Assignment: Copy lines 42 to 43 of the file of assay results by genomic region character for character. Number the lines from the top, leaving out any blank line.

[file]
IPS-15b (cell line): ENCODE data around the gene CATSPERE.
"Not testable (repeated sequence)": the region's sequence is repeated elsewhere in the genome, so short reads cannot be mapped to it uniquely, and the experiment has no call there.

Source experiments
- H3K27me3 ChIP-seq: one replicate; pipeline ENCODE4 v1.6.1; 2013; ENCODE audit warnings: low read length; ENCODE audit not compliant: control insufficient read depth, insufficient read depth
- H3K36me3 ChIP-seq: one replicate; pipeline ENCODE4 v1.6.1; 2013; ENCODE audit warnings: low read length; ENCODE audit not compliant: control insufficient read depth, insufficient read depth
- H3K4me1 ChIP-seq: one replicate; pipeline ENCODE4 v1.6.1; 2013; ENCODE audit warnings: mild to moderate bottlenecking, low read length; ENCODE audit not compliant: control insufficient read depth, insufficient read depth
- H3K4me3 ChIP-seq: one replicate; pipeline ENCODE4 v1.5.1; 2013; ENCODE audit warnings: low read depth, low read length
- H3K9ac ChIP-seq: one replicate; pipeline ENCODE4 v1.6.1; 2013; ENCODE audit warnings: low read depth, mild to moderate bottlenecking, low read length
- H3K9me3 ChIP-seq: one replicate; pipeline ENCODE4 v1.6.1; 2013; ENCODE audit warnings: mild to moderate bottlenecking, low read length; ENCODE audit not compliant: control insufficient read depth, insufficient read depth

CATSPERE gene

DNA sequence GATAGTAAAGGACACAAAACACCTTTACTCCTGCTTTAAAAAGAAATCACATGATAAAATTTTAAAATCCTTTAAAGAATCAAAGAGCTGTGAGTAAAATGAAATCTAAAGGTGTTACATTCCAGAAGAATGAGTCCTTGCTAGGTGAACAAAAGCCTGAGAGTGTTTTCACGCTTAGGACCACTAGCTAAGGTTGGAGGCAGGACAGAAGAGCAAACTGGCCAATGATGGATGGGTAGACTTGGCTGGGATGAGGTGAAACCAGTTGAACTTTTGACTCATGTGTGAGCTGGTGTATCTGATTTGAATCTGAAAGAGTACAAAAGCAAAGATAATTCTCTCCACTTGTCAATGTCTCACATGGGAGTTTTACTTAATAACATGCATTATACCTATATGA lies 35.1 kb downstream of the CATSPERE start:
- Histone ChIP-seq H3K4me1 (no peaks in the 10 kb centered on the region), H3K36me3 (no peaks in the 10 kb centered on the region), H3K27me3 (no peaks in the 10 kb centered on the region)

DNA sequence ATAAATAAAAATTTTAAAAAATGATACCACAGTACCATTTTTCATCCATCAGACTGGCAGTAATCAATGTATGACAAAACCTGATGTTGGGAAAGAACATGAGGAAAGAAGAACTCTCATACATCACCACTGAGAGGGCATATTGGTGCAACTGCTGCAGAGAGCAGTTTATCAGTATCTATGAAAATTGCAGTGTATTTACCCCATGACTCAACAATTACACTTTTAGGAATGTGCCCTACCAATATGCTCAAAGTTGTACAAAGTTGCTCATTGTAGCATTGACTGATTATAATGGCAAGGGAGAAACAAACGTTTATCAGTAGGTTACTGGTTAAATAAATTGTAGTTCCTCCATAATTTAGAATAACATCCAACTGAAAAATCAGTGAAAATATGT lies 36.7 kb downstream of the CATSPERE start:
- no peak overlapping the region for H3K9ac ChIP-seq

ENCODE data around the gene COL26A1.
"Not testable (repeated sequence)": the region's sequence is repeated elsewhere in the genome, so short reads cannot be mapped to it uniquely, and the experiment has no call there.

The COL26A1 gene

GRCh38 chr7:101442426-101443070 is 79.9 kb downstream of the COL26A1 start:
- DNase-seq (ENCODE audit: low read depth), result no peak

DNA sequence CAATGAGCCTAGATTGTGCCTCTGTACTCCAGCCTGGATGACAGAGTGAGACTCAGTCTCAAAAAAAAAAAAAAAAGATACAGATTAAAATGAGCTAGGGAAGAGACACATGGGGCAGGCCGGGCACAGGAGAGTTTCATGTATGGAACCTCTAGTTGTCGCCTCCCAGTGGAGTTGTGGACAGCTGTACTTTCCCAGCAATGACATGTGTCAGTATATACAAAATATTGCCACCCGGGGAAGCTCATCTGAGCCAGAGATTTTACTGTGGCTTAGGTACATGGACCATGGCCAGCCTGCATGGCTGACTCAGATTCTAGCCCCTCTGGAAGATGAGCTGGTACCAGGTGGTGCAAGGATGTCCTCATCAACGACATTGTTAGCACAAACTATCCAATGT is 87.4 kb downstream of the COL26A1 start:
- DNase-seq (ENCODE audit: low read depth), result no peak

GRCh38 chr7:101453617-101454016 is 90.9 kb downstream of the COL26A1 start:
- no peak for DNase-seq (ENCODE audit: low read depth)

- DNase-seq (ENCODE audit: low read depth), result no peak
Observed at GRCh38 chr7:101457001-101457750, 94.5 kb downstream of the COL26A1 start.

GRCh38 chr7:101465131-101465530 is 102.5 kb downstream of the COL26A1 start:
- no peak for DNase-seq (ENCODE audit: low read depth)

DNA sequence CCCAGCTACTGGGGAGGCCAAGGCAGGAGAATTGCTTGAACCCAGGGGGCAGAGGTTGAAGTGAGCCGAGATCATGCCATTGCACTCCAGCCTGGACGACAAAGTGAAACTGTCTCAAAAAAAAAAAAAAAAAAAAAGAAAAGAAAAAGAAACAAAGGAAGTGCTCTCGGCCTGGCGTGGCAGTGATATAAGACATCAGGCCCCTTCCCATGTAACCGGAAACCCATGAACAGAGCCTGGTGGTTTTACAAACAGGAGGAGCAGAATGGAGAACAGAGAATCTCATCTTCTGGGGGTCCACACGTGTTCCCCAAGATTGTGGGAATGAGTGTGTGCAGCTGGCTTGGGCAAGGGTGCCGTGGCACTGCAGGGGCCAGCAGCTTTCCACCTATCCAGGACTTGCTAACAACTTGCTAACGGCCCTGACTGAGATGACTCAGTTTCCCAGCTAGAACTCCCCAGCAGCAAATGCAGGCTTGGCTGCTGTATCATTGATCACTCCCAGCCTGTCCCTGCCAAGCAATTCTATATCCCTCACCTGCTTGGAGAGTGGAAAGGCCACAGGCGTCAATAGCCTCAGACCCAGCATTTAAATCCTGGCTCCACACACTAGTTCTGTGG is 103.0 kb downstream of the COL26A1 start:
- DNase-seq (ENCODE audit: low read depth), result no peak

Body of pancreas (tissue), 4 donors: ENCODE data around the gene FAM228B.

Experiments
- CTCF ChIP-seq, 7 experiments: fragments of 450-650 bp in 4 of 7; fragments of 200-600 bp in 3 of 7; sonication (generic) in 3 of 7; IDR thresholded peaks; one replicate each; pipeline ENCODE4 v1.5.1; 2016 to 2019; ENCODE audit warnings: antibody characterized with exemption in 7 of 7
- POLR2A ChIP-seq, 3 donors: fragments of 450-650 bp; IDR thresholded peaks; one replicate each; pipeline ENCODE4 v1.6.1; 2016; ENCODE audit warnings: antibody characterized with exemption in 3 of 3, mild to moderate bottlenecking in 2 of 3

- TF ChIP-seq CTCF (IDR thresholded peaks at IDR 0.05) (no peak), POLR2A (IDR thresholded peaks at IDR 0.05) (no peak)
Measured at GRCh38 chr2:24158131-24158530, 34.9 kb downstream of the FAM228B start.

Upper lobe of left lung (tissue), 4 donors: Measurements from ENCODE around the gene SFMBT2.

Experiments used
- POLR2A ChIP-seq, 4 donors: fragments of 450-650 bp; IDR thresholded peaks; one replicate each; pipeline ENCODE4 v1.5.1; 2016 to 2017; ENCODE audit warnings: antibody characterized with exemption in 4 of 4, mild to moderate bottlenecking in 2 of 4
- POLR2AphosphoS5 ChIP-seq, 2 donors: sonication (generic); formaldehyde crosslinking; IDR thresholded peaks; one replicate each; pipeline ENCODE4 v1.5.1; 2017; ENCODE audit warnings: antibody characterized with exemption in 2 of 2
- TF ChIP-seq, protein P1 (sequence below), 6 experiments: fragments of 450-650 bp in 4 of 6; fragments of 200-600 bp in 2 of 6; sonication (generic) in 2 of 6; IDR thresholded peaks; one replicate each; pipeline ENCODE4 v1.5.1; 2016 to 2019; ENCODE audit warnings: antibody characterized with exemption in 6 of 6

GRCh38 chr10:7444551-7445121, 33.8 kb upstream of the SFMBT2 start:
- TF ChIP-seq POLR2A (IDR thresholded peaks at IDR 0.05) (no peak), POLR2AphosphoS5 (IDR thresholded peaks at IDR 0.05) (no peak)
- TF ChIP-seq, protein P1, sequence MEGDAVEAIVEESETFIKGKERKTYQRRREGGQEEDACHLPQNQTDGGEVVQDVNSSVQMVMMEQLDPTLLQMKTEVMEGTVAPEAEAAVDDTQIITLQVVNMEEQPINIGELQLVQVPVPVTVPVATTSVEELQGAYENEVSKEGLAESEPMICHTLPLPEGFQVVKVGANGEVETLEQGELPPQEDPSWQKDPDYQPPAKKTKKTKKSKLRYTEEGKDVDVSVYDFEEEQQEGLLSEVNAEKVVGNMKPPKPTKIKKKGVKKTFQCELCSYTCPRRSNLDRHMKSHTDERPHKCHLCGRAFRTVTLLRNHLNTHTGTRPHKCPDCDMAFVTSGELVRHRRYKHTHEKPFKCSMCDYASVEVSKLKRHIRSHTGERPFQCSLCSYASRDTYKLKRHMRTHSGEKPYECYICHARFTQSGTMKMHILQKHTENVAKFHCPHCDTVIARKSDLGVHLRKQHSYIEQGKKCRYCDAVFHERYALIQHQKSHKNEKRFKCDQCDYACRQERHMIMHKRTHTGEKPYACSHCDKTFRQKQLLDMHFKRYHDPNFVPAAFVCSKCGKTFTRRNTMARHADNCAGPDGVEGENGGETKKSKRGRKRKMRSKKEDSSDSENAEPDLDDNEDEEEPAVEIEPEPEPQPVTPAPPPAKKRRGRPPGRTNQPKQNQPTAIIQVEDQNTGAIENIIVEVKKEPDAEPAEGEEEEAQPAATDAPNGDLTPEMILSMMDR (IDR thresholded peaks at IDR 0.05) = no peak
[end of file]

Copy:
- TF ChIP-seq POLR2A (IDR thresholded peaks at IDR 0.05) (no peak), POLR2AphosphoS5 (IDR thresholded peaks at IDR 0.05) (no peak)
- TF ChIP-seq, protein P1, sequence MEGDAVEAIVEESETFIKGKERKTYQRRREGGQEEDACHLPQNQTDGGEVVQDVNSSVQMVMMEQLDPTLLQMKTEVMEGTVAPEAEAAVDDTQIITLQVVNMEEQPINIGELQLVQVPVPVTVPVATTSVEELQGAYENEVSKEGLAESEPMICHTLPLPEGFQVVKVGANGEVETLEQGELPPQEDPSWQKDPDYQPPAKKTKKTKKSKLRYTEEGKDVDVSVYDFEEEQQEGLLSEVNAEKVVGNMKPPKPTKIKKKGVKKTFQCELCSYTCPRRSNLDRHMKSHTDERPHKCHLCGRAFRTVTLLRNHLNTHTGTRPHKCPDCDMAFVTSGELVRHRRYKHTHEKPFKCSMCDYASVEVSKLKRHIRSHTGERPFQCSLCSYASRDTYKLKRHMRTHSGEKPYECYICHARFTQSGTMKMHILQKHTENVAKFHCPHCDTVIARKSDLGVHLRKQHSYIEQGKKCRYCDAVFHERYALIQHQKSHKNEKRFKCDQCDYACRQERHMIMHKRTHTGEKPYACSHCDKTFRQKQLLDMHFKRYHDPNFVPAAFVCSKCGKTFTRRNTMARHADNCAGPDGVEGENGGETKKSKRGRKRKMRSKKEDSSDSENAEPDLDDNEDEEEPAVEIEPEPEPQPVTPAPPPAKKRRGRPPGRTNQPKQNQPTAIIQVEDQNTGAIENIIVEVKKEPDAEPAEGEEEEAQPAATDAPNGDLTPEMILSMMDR (IDR thresholded peaks at IDR 0.05) = no peak